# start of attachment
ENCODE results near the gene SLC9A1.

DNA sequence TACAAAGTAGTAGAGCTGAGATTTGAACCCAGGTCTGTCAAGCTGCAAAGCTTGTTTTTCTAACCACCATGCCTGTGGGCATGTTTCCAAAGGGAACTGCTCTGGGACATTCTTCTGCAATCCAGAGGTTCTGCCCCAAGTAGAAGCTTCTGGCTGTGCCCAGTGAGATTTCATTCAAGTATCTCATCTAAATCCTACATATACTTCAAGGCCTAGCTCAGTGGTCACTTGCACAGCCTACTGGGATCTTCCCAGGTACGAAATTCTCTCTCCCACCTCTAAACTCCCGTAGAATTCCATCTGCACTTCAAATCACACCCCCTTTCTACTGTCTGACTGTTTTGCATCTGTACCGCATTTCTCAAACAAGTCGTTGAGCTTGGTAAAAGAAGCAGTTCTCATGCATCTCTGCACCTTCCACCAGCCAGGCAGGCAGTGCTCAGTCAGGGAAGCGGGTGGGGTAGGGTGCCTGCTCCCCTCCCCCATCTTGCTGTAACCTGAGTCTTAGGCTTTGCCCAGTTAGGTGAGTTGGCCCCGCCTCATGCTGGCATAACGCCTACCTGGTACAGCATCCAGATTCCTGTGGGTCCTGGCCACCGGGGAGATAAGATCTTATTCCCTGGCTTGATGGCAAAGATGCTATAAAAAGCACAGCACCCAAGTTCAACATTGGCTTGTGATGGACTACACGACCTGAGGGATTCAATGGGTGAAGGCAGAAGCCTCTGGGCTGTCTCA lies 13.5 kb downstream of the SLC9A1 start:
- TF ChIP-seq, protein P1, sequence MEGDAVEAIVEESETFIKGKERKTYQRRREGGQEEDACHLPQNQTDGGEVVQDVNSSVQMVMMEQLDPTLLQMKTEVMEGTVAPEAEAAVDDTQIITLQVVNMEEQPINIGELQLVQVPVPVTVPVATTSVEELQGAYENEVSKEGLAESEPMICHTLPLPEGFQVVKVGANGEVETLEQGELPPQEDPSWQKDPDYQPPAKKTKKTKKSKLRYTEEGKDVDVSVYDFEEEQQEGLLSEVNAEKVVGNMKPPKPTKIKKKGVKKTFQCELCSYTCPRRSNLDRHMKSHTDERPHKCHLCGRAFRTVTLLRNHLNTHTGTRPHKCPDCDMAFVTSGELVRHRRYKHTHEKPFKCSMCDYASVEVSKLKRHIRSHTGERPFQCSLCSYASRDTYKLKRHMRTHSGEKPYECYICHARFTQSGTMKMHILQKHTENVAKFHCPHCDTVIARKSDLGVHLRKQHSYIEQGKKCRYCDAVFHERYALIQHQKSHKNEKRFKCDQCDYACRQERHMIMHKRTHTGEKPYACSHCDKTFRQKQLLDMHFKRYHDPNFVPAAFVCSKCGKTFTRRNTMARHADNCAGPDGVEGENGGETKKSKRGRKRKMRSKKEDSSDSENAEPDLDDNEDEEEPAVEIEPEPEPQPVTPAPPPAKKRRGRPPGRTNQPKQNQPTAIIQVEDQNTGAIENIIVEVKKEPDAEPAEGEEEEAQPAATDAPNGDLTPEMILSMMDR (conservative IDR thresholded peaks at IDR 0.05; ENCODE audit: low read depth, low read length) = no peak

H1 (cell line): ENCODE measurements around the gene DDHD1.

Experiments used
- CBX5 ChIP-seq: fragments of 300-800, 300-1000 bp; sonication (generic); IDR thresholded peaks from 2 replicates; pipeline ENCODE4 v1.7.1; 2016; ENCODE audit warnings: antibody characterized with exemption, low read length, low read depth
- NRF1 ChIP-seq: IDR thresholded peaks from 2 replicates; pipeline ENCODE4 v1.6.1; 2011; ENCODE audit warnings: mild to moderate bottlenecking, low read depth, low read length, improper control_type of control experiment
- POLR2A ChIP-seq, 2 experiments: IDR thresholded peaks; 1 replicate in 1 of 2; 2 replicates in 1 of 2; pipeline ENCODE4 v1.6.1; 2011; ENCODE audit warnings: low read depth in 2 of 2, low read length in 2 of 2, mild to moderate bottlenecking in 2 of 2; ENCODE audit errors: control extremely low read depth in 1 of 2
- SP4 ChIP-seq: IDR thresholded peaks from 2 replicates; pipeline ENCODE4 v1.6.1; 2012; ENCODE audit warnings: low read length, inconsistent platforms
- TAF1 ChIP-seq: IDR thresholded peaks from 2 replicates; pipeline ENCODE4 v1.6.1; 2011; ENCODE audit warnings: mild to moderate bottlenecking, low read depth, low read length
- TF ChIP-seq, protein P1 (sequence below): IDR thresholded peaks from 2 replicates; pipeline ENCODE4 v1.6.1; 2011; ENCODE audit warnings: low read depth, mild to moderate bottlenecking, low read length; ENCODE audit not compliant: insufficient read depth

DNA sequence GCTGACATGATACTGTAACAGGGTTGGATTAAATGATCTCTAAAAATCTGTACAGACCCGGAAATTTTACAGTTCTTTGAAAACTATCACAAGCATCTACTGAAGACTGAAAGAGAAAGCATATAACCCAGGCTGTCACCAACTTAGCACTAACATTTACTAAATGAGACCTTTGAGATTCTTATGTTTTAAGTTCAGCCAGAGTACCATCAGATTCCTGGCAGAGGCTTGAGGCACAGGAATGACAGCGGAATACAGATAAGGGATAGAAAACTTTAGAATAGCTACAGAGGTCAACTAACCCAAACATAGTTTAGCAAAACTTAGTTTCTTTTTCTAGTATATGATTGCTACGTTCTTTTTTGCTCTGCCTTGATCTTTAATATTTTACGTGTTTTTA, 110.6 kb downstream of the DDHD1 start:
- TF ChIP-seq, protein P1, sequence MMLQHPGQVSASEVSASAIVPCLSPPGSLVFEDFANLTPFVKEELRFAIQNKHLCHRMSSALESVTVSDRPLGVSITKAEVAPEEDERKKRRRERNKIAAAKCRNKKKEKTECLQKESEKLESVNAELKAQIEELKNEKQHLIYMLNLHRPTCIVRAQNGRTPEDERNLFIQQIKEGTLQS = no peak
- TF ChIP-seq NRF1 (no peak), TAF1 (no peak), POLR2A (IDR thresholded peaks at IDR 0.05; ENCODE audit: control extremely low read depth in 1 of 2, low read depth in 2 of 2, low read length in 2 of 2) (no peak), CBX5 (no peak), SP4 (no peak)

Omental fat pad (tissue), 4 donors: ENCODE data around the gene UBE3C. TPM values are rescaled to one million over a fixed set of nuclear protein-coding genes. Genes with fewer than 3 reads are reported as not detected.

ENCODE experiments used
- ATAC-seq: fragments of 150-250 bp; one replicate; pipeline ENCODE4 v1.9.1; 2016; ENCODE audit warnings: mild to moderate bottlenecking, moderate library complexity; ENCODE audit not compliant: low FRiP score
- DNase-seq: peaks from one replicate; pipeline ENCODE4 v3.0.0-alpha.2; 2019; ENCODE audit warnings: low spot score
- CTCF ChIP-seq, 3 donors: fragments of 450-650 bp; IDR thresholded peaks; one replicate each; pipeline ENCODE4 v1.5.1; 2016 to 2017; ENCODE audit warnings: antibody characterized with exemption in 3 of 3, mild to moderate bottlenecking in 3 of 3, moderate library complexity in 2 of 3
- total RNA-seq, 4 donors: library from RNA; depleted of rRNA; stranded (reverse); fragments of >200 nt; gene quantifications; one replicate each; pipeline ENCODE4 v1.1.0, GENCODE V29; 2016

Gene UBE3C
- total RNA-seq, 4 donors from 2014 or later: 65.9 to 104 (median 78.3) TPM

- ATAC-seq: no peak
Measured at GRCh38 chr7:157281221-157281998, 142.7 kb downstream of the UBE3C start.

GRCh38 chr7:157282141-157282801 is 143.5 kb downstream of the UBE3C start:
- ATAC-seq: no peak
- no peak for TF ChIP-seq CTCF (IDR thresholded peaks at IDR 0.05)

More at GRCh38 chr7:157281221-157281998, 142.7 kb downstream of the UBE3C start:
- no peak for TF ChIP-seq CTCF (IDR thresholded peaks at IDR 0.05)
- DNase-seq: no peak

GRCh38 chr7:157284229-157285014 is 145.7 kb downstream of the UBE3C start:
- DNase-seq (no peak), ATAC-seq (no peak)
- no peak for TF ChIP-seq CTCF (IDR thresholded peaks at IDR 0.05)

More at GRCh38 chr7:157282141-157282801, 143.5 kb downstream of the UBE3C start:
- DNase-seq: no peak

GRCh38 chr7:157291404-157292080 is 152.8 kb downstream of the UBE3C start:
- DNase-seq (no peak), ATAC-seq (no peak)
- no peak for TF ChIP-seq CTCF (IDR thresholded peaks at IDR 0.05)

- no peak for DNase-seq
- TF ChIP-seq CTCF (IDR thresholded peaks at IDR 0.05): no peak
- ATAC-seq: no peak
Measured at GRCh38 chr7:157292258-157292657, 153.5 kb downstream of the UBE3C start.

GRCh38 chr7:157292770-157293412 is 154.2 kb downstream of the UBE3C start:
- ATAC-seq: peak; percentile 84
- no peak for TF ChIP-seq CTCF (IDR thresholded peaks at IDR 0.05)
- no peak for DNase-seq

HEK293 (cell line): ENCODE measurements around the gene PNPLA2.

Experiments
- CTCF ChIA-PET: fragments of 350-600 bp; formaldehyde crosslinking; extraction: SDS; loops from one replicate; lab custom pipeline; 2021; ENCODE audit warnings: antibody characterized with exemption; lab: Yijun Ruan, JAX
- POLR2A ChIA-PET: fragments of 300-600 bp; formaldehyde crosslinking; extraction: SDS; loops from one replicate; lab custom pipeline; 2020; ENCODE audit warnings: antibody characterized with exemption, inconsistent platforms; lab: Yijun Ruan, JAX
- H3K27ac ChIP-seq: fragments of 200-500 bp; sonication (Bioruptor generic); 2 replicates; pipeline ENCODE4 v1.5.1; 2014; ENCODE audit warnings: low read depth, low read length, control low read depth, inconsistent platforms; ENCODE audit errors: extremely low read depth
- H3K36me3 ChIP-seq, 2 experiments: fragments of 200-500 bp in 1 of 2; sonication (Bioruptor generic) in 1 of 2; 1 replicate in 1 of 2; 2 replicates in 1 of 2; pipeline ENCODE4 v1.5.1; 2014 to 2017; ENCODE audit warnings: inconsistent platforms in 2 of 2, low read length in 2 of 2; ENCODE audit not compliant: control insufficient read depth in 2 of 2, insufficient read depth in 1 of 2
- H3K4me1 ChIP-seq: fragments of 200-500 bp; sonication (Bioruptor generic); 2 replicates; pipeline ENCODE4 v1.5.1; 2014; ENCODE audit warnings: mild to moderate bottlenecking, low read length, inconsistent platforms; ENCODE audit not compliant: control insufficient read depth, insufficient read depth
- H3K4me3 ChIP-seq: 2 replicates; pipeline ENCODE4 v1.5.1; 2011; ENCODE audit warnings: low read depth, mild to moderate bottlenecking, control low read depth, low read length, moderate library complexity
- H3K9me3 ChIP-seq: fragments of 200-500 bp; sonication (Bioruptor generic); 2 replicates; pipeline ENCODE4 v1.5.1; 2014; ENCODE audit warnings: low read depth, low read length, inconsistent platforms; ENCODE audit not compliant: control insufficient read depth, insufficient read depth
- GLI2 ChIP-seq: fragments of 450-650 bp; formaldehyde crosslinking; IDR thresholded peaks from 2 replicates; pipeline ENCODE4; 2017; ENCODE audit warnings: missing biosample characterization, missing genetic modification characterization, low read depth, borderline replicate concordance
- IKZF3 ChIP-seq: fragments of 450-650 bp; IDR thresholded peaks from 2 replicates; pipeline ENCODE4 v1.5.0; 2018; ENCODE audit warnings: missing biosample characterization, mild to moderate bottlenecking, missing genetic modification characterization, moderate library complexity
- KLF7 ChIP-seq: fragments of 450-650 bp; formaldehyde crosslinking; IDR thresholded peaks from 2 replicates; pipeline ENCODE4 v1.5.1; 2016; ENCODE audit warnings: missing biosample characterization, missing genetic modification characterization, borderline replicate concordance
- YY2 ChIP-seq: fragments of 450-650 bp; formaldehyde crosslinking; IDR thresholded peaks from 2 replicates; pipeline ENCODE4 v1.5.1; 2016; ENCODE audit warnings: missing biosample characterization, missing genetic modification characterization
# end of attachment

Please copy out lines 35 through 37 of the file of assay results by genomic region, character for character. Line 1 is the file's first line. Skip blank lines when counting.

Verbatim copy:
- DNase-seq: no peak

GRCh38 chr7:157291404-157292080 is 152.8 kb downstream of the UBE3C start:
- DNase-seq (no peak), ATAC-seq (no peak)